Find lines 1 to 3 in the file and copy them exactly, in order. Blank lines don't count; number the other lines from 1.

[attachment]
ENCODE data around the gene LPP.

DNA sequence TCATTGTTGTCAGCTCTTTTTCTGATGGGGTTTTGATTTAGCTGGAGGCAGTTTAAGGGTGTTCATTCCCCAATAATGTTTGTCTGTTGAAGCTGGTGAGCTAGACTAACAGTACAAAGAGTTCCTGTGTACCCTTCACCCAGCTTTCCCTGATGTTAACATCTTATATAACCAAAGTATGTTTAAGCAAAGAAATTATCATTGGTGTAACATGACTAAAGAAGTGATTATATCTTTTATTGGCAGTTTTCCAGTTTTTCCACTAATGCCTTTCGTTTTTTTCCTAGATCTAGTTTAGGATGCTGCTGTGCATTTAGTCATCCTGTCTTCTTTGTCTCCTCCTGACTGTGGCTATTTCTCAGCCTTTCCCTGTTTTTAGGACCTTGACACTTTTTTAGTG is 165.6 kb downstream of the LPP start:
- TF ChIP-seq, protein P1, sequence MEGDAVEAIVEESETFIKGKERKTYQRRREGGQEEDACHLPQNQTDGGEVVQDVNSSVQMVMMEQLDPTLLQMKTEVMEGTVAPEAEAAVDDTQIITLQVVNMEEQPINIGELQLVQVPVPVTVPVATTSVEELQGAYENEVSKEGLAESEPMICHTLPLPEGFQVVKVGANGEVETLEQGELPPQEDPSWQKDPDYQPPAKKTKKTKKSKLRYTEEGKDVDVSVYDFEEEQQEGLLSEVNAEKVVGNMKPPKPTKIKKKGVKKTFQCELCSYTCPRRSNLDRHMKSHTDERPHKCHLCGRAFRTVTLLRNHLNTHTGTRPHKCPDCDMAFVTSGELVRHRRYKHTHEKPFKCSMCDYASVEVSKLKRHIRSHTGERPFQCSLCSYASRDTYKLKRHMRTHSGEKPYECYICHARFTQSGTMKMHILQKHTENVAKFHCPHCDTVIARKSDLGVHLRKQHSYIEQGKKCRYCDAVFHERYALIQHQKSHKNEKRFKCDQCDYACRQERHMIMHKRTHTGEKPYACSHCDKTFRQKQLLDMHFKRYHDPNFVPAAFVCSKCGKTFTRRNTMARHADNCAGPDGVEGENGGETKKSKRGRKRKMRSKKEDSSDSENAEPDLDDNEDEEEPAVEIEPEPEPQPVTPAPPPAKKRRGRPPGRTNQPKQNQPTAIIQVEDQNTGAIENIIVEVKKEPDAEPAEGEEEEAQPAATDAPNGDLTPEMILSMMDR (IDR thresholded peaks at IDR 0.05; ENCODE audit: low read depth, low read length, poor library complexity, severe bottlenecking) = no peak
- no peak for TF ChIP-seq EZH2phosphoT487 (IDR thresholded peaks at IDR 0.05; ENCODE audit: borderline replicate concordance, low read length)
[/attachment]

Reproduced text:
ENCODE data around the gene LPP.

DNA sequence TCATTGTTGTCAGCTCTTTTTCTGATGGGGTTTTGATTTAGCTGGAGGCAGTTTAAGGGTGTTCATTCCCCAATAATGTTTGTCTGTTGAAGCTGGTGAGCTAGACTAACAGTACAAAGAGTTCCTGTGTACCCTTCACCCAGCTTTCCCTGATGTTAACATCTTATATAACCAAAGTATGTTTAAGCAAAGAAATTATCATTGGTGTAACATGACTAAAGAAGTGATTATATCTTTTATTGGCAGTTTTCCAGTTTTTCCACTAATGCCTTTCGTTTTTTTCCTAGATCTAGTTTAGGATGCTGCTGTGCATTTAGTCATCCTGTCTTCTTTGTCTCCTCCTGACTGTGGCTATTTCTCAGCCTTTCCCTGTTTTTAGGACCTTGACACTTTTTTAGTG is 165.6 kb downstream of the LPP start:
- TF ChIP-seq, protein P1, sequence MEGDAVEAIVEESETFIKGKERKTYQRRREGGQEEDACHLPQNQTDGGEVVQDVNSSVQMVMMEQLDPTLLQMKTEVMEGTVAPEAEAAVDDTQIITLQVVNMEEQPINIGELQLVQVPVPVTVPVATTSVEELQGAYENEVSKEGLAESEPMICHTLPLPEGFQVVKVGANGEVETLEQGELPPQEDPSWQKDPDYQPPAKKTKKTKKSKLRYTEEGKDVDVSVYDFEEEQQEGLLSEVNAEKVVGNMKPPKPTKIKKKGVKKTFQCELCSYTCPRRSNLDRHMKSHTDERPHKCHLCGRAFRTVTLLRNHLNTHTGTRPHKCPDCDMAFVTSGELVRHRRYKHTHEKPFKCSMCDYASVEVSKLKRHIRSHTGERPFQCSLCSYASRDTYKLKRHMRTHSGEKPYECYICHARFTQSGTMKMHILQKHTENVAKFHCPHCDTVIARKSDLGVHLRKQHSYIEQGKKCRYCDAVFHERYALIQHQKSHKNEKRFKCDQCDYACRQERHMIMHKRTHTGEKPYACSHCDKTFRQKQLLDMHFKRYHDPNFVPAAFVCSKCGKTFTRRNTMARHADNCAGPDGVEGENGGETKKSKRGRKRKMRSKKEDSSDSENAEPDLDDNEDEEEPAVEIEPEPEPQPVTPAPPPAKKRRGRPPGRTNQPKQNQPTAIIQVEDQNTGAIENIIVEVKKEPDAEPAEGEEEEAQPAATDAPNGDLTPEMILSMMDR (IDR thresholded peaks at IDR 0.05; ENCODE audit: low read depth, low read length, poor library complexity, severe bottlenecking) = no peak